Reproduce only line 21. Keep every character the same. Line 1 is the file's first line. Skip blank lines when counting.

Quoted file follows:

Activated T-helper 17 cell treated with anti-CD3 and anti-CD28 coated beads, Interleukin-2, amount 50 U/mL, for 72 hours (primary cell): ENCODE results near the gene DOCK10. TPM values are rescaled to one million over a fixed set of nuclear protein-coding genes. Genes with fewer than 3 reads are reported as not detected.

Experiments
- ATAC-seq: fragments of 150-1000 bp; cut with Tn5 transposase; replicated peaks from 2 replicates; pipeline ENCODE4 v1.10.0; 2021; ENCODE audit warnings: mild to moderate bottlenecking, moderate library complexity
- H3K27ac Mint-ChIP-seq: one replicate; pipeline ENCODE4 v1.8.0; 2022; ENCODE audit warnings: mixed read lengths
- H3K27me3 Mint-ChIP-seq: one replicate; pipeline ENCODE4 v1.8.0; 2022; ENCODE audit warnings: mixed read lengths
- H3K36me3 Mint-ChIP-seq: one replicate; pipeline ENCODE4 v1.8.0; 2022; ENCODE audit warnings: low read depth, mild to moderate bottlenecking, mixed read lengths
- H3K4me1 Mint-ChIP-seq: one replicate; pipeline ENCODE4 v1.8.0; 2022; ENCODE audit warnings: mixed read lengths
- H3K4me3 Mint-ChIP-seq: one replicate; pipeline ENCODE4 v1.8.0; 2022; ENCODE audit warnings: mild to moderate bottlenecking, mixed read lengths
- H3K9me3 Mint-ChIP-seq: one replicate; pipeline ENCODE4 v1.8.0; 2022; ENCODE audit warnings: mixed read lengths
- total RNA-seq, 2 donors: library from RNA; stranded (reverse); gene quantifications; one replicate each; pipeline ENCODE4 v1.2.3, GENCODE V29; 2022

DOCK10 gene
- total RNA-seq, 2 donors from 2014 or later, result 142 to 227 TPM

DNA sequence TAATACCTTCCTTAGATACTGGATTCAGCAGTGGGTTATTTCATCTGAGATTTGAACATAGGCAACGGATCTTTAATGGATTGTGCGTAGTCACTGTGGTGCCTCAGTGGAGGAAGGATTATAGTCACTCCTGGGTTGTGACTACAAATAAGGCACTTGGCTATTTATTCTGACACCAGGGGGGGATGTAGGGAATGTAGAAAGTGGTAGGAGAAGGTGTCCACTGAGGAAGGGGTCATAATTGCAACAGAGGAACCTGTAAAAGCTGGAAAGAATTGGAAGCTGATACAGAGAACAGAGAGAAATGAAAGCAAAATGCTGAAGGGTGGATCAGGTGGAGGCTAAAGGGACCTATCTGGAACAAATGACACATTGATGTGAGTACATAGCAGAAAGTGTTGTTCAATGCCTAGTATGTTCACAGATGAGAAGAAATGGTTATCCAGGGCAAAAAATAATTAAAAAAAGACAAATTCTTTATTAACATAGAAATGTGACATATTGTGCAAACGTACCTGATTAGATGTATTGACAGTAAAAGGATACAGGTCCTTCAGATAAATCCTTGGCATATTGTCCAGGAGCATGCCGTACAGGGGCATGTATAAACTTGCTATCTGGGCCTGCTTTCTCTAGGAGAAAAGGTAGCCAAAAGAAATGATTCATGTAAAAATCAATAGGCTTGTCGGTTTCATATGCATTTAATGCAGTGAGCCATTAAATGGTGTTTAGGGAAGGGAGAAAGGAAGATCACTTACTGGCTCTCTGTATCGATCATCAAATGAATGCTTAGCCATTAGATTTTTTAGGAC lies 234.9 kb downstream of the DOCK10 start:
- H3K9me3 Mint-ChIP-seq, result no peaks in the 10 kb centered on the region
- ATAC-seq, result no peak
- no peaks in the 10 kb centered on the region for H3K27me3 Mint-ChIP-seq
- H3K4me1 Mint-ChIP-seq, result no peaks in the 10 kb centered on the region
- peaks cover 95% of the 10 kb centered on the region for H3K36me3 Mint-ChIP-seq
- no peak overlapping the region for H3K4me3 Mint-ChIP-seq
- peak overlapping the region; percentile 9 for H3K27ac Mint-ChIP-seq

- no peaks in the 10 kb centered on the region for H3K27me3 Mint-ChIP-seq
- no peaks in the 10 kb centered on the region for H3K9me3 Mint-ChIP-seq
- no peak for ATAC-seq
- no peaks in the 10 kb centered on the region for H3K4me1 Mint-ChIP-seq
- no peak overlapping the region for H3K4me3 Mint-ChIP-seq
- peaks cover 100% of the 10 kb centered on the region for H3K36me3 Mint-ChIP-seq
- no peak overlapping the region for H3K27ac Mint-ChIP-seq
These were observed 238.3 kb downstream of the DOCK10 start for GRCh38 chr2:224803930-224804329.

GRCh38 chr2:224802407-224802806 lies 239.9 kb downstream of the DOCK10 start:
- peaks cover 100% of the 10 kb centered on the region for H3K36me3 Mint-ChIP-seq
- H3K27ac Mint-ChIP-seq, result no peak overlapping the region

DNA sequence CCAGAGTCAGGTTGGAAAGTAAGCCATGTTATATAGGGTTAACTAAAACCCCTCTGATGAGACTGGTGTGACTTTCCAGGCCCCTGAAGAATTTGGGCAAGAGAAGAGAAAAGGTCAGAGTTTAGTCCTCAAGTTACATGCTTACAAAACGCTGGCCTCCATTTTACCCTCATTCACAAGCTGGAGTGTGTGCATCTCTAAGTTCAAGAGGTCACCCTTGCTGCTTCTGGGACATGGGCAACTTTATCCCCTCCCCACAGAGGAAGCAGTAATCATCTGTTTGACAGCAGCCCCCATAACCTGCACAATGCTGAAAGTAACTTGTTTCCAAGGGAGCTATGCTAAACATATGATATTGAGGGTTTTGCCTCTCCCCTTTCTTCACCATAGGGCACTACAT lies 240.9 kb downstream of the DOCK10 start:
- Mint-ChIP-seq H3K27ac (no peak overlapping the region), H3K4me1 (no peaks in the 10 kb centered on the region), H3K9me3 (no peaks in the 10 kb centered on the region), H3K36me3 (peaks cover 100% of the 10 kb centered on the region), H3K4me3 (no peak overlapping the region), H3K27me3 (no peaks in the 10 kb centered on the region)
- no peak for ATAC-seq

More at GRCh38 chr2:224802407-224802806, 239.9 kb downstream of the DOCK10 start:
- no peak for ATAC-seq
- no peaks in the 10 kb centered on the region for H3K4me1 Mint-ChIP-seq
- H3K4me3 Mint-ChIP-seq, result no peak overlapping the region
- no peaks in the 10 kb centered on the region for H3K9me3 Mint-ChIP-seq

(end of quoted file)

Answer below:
- no peaks in the 10 kb centered on the region for H3K27me3 Mint-ChIP-seq